Inspired by Michael Connelly’s Harry Bosch novels, the Amazon Prime Video police-procedural series Bosch premiered its sixth season on April 17. The show has also been renewed for a seventh and final season, offering one last outing for the eponymous LAPD homicide detective. Cinematographer Patrick Cady, ASC has been behind the camera for roughly half of the show’s 60 episodes to date, going back to Season 1. From the beginning, Cady and his collaborators have sought to create a sense of realism grounded in the show’s Los Angeles locations.
When cinematographer Scott Peck first learned that he was going to be shooting Stargirl, a new series on the DC Universe streaming service, he started doing a lot of research about the original DC Comics character Stargirl and its creator Geoff Johns.
Making lead actors and actresses look their very best has been a challenge for cinematographers since the earliest days of film. So it was business as usual when series creator and showrunner Liz Feldman wanted her main actresses to look their best on screen for season two of her hit Netflix show Dead to Me. She brought in cinematographer Toby Oliver, ACS to handle the job.
After its first successful season the creative team behind the hit HBO series Insecure decided they wanted the show to have a more cinematic look. For that they turned to cinematographer Ava Berkofsky whose efforts have already earned her a primetime Emmy nomination in the category outstanding cinematography for a single-camera series.
Arri Rental has announced that Andy Shipsides will assume the role of president of Arri Rental North America Camera on May 1. Peter Crithary will transition from president of Arri Rental, North America to lead the marketing function for Arri Inc. in the newly created role of vice president of marketing and market development for the Americas. Shipsides will work alongside Carly Barber, the president of Arri Rental US Lighting, and will be responsible for overseeing camera rental operations in North America.
In a cinematic universe expanding with superheroes, the creative challenge for filmmakers is to set newcomers apart from the crowd. The task was doubly important for Bloodshot, the first installment of a new franchise that Sony Pictures plans for characters of comic-book publisher Valiant Entertainment. The studio assigned responsibility to Dave Wilson, an established video game cinematic and trailer director for Blur Studio but first-time feature director, who in turn worked alongside cinematographer Jacques Jouffret, whose credits as a camera operator include Deepwater Horizon and Transformers: The Last Knight, and as a DP include The Purge and Mile 22.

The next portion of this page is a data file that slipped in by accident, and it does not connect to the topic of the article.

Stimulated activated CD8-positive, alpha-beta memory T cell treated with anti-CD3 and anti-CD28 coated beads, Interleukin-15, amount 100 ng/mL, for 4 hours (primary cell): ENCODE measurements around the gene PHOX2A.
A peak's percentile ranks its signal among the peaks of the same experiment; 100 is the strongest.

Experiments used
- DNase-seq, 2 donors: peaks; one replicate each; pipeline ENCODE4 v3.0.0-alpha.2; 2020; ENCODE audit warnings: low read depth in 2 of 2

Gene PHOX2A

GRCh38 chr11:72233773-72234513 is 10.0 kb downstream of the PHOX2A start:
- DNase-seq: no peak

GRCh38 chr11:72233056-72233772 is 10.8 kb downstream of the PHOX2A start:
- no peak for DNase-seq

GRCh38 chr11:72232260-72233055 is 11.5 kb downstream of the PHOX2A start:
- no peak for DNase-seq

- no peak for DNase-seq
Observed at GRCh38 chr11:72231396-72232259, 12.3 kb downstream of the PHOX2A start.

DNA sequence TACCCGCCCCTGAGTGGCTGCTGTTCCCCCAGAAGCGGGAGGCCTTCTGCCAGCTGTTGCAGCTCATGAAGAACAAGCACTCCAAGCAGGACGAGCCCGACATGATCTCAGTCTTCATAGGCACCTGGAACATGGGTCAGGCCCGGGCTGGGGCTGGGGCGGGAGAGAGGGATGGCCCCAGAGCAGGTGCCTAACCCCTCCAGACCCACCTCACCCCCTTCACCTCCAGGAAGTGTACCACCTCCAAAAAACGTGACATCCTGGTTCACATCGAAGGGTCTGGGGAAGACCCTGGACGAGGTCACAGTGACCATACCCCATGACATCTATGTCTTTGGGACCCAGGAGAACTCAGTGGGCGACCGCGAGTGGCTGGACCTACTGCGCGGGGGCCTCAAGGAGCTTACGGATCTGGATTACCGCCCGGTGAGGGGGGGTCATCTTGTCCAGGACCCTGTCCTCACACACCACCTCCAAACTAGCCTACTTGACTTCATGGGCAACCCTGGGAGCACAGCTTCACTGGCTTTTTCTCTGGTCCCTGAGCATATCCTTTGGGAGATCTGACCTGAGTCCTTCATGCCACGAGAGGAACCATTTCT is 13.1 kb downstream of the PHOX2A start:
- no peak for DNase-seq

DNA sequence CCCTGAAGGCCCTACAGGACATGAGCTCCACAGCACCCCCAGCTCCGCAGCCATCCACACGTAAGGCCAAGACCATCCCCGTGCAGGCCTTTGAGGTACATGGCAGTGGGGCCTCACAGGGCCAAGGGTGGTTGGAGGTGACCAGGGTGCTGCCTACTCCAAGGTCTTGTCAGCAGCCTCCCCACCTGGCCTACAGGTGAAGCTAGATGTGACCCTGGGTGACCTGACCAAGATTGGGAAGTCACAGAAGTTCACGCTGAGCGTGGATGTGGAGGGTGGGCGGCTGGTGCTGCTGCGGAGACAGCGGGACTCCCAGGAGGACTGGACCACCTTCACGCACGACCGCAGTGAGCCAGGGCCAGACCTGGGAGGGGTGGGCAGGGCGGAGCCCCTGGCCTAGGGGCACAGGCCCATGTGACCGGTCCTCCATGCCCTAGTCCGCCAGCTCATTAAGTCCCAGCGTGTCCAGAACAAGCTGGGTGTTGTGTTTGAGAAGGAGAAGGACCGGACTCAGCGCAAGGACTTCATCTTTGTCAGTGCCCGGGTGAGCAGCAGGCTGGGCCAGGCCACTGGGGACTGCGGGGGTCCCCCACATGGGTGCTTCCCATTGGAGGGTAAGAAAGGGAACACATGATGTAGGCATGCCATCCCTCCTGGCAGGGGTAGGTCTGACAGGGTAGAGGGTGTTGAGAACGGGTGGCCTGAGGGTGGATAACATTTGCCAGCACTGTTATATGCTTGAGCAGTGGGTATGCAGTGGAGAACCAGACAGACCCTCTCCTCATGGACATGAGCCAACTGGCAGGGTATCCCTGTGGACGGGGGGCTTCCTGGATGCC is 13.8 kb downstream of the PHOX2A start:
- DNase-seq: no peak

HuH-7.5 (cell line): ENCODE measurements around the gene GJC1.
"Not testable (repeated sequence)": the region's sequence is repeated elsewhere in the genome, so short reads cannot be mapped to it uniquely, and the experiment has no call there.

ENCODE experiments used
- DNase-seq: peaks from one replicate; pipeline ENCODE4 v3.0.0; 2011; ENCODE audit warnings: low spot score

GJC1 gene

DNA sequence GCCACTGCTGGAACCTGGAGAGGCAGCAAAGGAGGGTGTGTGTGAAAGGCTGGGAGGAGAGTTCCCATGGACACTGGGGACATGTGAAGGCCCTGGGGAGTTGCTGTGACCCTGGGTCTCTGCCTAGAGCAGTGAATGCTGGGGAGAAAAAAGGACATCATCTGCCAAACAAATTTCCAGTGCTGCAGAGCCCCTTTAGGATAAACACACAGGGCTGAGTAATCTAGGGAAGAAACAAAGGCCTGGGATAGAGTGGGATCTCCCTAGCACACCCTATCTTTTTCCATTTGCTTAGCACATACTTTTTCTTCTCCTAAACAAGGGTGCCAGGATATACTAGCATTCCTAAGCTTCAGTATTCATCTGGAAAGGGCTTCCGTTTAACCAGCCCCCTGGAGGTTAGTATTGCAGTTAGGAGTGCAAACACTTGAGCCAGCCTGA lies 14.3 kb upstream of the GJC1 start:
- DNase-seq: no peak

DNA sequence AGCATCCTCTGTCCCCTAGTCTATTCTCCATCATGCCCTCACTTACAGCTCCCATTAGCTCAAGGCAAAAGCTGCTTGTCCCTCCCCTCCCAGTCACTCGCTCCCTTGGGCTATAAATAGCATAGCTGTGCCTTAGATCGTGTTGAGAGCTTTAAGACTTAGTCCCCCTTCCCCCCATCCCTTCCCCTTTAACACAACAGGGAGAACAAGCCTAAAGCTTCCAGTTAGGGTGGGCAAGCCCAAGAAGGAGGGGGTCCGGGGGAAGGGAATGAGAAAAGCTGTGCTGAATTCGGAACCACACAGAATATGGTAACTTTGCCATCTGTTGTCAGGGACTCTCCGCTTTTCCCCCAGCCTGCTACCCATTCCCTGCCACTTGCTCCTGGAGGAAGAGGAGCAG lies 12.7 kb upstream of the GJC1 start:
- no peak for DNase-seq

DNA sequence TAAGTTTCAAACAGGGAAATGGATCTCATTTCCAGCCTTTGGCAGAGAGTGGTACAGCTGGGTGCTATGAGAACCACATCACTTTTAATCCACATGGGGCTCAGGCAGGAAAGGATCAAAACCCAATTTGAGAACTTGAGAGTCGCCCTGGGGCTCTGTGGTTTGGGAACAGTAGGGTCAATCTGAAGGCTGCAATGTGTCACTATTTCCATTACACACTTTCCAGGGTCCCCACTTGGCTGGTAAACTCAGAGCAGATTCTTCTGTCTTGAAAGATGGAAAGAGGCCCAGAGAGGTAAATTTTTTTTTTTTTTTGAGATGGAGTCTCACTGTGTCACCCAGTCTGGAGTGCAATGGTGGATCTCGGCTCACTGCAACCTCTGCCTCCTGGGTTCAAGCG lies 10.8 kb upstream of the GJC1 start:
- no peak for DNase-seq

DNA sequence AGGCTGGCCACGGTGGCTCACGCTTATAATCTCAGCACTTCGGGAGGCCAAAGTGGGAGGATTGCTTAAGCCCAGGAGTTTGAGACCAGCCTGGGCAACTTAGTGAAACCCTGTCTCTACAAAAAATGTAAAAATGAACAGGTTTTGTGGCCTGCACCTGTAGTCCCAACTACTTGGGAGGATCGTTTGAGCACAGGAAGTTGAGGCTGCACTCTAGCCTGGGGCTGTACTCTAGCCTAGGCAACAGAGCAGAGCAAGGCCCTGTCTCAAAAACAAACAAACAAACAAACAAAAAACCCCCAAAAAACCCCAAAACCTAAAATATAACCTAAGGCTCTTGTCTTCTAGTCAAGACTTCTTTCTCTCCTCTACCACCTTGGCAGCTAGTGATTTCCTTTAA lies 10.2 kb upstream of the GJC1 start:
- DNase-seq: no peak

When it came time to return to the world of Thra and reimagine the Dark Crystal movie for a whole new generation on Netflix, cinematographer Erik Wilson’s goal was to transform the puppets and make them more majestic. “You get into the politics and you get into the characters and you forget that they’re puppets,” he says
The Netflix series GLOW, which launched its 10-episode third season in August 2019, brings the Gorgeous Ladies of Wrestling to Las Vegas and the fictitious Fan-Tan Hotel and Casino. The production captures the personal and professional lives of a group of women who perform for a wrestling organization that started in Los Angeles but now find themselves in glitzy Las Vegas during the 1980s. Cinematographer Chris Teague met with show creators, executive producers and episode writers Liz Flahive and Carly Mensch to pitch his ideas for the new look of GLOW for its new Las Vegas setting, which is where they realized that everyone was on the same page.
Star Trek: Picard, the highly anticipated streaming series from CBS All Access, relied on two complete sets of Cooke Optics Anamorphic/I Special Flair lenses to tell the story. The follow-up series to Star Trek: The Next Generation, and centers on Captain Jean-Luc Picard (Sir Patrick Stewart) in the next chapter of his life. Director of photography Philip Lanyon’s goal was to give this new series a big movie adventure epic saga feel — while keeping fans in a familiar visual world.
Cinematographer Peter Chang has completed his latest film, Cuba, which won the Best Documentary award at the 34th Annual Fort Lauderdale International Film Festival and has begun releasing to museums, educational institutions and other giant screen and IMAX venues. In a break from giant screen tradition, his film features close-ups. To accomplish that, he turned to Cooke lenses.